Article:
The air traffic control specialists at FAA airport traffic control towers (terminals) direct air traffic so it flows smoothly and efficiently. The controllers give pilots taxiing and takeoff instructions, air traffic clearances, and advice based on their own observations and information received from the National Weather Service, air route traffic control en-route centers, flight service stations, aircraft pilots, and other sources. They provide separation between landing and departing aircraft, transfer control of aircraft on instrument flights to the en-route controllers when the aircraft leave their airspace, and receive control of aircraft on instrument flights coming into their airspace from controllers at adjacent facilities. They must be able to recall quickly registration numbers of aircraft under their control, the aircraft types and speeds, positions in the air, and also the location of navigational aids in the area.
Key tasks include:
The controllers normally work a forty-hour week in FAA control towers at airports using radio, radar, electronic computers, telephone, traffic control light, and other devices for communication. Additional payment (called premium pay) is made for shift work involving duty between 6 o’clock p.m. and 6 o’clock a.m. and for work during Sundays and holidays. Merit promotions are awarded under provisions of a Civil Service approved merit promotion plan.
Shift work is necessary. Each controller is responsible, at separate times, for: giving taxiing instructions to aircraft on the ground, takeoff instructions and air traffic clearances, and directing landings of incoming planes. These individual duties are rotated among the staff about every two hours at busy locations. At busy times, controllers must work rapidly, and mental demands increase as traffic mounts, especially when poor flying conditions occur and traffic stacks up. Brief rest periods provide some relief, but are not always possible. Radar controllers usually work in semi-darkness.
General Experience: Progressively responsible experience in administrative, technical or other work which demonstrates potential for learning and performing air traffic control work. A four year college degree can be substituted for the general experience requirement.
Specialized Experience: Experience in a military or civilian air traffic facility which demonstrated possession of the knowledge’s, skills and abilities required to perform the level of work of the specialization for which application is made.
Educational and Other Substitutions for Experience: GS-7: Successful completion of four year college degree may be substituted in full for the experience required at GS-7. GS-7: Applicants who have passed the written test qualify for the experience requirements for grade GS-7 if they: Hold or have held an appropriate facility rating and have actively controlled air traffic in civilian or military air traffic control terminals or centers; Hold or have held an FAA certificate as a dispatcher for an air carrier; Hold or have held an instrument pilot certificate; Hold or have held an FAA certificate as a navigator or have been fully qualified as a Navigator/Bombardier in the Armed Forces; Have 350 hours of flight time as a co-pilot or higher and hold or have held a private pilot certificate or equivalent Armed Forces rating; Have served as a rated Aerospace Defense Command Intercept Director; Meet the requirements for GS-5 and in addition pass the written test with a higher score.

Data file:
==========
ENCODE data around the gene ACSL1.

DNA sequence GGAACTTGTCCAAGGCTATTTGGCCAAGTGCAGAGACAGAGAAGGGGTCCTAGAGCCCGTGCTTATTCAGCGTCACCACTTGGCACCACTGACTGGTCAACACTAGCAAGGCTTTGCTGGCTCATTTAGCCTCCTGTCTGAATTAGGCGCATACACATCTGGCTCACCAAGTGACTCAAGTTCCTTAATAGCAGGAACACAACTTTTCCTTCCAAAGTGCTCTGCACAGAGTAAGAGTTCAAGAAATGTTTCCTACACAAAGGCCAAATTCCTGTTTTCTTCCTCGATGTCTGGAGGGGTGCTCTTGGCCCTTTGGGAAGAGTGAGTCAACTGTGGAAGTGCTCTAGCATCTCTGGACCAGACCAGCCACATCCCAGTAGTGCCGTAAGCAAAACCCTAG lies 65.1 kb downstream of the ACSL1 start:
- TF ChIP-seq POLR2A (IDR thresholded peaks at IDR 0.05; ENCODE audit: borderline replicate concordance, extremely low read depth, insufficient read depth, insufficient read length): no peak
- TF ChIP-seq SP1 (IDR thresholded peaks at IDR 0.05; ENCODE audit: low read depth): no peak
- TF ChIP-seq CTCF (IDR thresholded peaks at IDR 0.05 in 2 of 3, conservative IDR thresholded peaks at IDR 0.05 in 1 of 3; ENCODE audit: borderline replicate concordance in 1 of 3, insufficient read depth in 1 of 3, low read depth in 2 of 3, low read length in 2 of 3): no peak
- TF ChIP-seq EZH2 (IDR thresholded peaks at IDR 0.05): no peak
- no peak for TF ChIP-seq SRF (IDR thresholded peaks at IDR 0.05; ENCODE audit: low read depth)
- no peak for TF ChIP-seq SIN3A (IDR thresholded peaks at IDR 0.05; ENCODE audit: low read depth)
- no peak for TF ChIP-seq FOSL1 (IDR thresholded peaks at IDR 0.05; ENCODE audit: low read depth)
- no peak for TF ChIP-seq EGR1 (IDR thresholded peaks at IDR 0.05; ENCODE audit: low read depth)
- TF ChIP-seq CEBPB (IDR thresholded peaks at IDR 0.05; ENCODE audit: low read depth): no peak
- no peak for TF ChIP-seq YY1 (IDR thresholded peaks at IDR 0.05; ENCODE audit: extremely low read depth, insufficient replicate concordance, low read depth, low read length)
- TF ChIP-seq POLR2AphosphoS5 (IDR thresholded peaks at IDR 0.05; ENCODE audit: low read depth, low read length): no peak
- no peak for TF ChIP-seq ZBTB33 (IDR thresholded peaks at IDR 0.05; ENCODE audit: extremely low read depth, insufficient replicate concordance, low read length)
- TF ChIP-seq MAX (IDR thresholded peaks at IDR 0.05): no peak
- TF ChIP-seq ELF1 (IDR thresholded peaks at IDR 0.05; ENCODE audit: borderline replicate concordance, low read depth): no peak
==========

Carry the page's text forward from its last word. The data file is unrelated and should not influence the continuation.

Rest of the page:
Certificate and Rating Requirements: Air traffic control specialists in all specialization’s are required to possess or obtain a valid Air Traffic Control Specialist Certificate and/or Control Tower Operator Certificate, if appropriate. These certificates require demonstrating knowledge of basic meteorology, basic air navigation, standard air traffic control and communications procedures, the types and uses of aid to air navigation, and regulations governing air traffic. In addition, each air traffic control specialist must possess or obtain a rating for the facility to which assigned. This facility rating requires demonstration of a knowledge of the kind and location of radio aids to air navigation, the terrain, the landmarks, the communications systems and circuits, and the procedures peculiar to the area covered by the facility. All required certificates and ratings must be obtained, if not already held, within uniformly applicable time limits established by agency management.
Physical Requirements: Candidates must be able to pass a physical examination (including normal color vision). Air traffic control specialists are required to requalify in a physical examination given annually.
Written Test and Interview: Applicants must also pass a comprehensive written test and complete a personal interview during which alertness, decisiveness, diction, poise and conciseness of speech are evaluated. Both men and women are employed as air traffic controllers. Few occupations make more rigid physical and mental demands upon employees than that of air traffic controllers. Because studies show that the unique skills necessary for success as a controller diminish with age, a maximum age of 30 has been established, without exception, for entry into an FAA tower or center controller position.
Although aviation is growing dramatically the number of new controllers hired each year is approximately 2,000. This is due to the fact that advances in automation have allowed fewer controllers do more work. There is however an increased emphasis on providing the maximum amount of safety which results in continued stringent requirements for controllers.
The median annual wage for air traffic controllers was $124,540 in May 2017.